Nigerians are going through hard times owing to the current economic downturn. To add to the woes,
Nigerian travellers pay outrageous airfares. It is an oxymoron, but the fares have to go up because the country is losing the value of its currency, industry observers have intoned.
On international travel, foreign airlines have lost money in Nigeria and the over $600million trapped in the Central Bank of Nigeria (CBN) is still paid by piecemeal to the foreign carriers.
There are also indications that the airlines would lose significant part of their trapped funds in the new exchange rate policy; unless government and the International Air Transport Association (IATA) reach agreement outside the new forex policy, as the monies were trapped before the liberalisation of the exchange rate.
Industry observers are of the view that the airlines might lose about 40percent of the $600million with the current forex policy and to make up their losses, the airlines have introduced outrageous fares and it is feared that the fares would continue to rise till early next year.
Industry analysts argue that there is nothing government can do to interfere in this because the country does not have a national carrier, so it cannot influence the fares. In addition, foreign airlines want to get back what they have lost in the trapped funds, so they have to charge outrageous fares.
Travel expert, Ikechi Uko spoke on this and made this observation to THISDAY.
“A private airline will take a decision that suits it best not basically what is good for the passenger, the passenger is not its issue. For example, why is United pulling out of Nigeria? Why is Emirates pulling out one flight? Simple logic, the Nigerian government “stole” money from them, I am putting the stole in quote. You trapped their money, $600m for six months; at the end of the six months you devalue the money by 40 percent and give it back to them, so they have actually lost $240 million worth of money.
So what did they do? They have to get the money back because it is money they legitimately earned. So you have actually robbed them of 40 percent of their income. So what did the banks do? The banks will sack staff and cut cost, airline will not sack staff, what the airline will do is reducing its cost and it increases its income. So what did Emirates do, remove one flight and increase the price of ticket on the other one to pay for the $240 million they have lost. So who pays it?”
On his part, industry consultant and CEO of Belujane Konsult, Chris Aligbe said the high fares would reduce passenger traffic and the country would not come out of it now because it reflects the present state of the economy of Nigeria.
“When you go into economic recession, recovery is not easy and your recovery rate depends on government policy and diversification of the economy, not on projections of rising oil price because oil prices will not bounce back easily. If we are able to diversify the economy, it will grow. Without insecurity we can attract international investors, but now we are in recession,” Aligbe said.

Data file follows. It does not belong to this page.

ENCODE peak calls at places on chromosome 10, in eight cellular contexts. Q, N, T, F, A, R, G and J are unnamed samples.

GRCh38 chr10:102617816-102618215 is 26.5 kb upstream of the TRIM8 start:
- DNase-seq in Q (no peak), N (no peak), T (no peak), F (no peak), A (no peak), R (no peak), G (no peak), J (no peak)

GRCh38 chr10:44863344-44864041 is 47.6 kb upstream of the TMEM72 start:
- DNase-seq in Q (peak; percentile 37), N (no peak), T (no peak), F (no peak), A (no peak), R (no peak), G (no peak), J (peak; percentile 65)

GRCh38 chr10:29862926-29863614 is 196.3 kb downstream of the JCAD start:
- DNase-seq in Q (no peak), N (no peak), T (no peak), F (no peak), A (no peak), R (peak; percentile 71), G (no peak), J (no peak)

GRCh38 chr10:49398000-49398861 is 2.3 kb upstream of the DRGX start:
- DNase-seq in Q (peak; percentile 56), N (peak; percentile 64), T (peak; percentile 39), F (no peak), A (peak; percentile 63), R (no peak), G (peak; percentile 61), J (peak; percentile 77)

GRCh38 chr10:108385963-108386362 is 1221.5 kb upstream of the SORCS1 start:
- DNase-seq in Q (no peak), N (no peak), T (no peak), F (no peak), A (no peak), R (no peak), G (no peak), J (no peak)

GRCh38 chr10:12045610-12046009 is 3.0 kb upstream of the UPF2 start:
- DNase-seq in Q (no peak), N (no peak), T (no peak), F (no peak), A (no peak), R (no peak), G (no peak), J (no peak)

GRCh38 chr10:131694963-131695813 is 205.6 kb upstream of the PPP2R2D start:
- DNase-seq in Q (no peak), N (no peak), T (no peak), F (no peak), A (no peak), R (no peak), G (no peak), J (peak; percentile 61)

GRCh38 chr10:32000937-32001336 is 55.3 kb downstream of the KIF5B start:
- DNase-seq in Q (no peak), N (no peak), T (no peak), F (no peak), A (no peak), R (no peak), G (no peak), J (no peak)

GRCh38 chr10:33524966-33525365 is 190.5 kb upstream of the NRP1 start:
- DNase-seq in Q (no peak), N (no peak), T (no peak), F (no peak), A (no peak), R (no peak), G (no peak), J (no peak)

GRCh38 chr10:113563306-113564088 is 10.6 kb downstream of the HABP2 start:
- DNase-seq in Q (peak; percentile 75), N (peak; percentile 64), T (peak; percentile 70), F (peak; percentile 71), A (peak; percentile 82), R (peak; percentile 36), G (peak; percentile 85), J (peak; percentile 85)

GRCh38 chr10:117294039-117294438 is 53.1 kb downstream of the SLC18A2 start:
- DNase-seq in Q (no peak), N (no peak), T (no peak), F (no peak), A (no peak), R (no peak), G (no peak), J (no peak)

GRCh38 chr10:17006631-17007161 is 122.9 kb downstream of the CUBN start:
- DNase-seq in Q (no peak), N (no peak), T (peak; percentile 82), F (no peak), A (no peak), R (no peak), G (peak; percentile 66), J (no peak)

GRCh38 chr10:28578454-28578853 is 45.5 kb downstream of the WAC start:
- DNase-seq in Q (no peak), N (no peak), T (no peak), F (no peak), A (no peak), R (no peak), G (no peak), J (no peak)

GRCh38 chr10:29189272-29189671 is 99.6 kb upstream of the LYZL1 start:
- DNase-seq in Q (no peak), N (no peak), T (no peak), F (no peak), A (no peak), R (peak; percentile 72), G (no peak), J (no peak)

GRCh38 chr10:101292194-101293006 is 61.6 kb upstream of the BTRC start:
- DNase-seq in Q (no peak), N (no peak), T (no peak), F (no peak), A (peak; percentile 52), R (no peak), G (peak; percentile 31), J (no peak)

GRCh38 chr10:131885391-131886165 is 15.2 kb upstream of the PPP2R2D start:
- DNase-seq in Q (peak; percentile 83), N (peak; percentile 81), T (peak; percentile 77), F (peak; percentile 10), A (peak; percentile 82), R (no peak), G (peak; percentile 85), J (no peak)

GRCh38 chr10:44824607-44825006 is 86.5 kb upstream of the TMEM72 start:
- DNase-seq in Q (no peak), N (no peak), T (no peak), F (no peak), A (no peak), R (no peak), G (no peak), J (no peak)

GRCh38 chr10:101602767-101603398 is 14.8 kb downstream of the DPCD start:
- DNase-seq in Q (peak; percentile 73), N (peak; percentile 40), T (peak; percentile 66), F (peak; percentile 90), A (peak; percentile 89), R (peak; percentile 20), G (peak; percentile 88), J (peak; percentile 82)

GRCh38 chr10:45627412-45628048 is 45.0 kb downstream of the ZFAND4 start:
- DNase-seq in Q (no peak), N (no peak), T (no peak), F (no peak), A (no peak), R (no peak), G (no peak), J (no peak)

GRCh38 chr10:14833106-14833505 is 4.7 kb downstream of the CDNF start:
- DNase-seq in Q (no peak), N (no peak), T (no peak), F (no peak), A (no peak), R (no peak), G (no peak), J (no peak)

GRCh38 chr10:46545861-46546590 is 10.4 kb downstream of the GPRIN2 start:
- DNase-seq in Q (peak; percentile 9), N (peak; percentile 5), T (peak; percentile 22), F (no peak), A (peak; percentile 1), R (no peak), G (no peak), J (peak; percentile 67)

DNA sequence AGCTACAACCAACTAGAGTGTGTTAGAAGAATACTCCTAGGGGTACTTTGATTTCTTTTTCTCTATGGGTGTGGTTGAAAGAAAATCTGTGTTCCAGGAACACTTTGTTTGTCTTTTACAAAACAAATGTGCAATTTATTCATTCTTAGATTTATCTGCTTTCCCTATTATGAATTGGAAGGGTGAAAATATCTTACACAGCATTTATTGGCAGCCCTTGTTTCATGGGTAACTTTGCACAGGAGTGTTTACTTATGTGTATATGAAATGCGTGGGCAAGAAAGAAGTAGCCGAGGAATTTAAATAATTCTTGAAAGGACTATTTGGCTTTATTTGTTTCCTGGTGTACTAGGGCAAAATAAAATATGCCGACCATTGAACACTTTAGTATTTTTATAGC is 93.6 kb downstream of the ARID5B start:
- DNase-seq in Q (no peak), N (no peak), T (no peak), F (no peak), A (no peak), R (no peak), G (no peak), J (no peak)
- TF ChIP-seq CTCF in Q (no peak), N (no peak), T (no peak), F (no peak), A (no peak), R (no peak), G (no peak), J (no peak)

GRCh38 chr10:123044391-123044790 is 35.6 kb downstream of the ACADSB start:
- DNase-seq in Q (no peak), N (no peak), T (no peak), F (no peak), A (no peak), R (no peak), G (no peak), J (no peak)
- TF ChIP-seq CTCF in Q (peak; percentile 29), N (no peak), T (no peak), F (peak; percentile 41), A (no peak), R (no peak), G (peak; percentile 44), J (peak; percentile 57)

He reasoned that if domestic airlines do not increase fares they would collapse because they would not be able to manage their operations, pay for maintenance and training.
“Also international airlines will cut down on their operations, reduce their capacity. British Airways, Emirates have reduced their capacity but will continue to operate because Nigerians like to travel. Many students studying overseas are returning to get admission in high profile schools in the country and others in neighbouring countries, so Nigeria will start building more high quality universities,” Aligbe posited.
He observed however, that it would take some time before the country will turn the corner to economic redemption and urged the government to declare the aviation industry as infant industry and give it the needed support that would enable it grow and in the process boost the GDP.
“We should remove the challenge of aviation fuel scarcity in order to ensure the airlines survive because scarcity breeds high price of the product. The future of Nigerian carriers is bleak and their problem should not be addressed piecemeal,” the industry consultant said.
To save the airlines and control the fares, some industry experts noted that the government and its agencies should review downwards the charges leveled on domestic airlines.
President of Aviation Round Table (ART) Gbenga Olowo said air transport should be seen by government as vehicle for development and therefore should support by reducing charges paid by airlines, at least, at this time.
“Should government understand and appreciate the importance of airlines to national economic stimuli and growth; then the heavy burden of loading the many user charges on tariff should stop immediately. Airlines are not revenue collectors.
Travel agents, banks or appointed agencies should begin to collect Passenger Service Charge (TSC), Ticket Sales Charge (TSC), VAT, Fuel Charges, etc., deduct commission and remit balance through the International Air Transport Association (IATA) clearing house to the agencies.
“The airlines will safe 15 percent user charges presently eroding the tariff yield. Collection on tickets as it is done in other economies has proven unworkable in Nigeria. Airports should also be compelled to source non-aeronautical revenue just like most modern airports in the world,” Olowo said.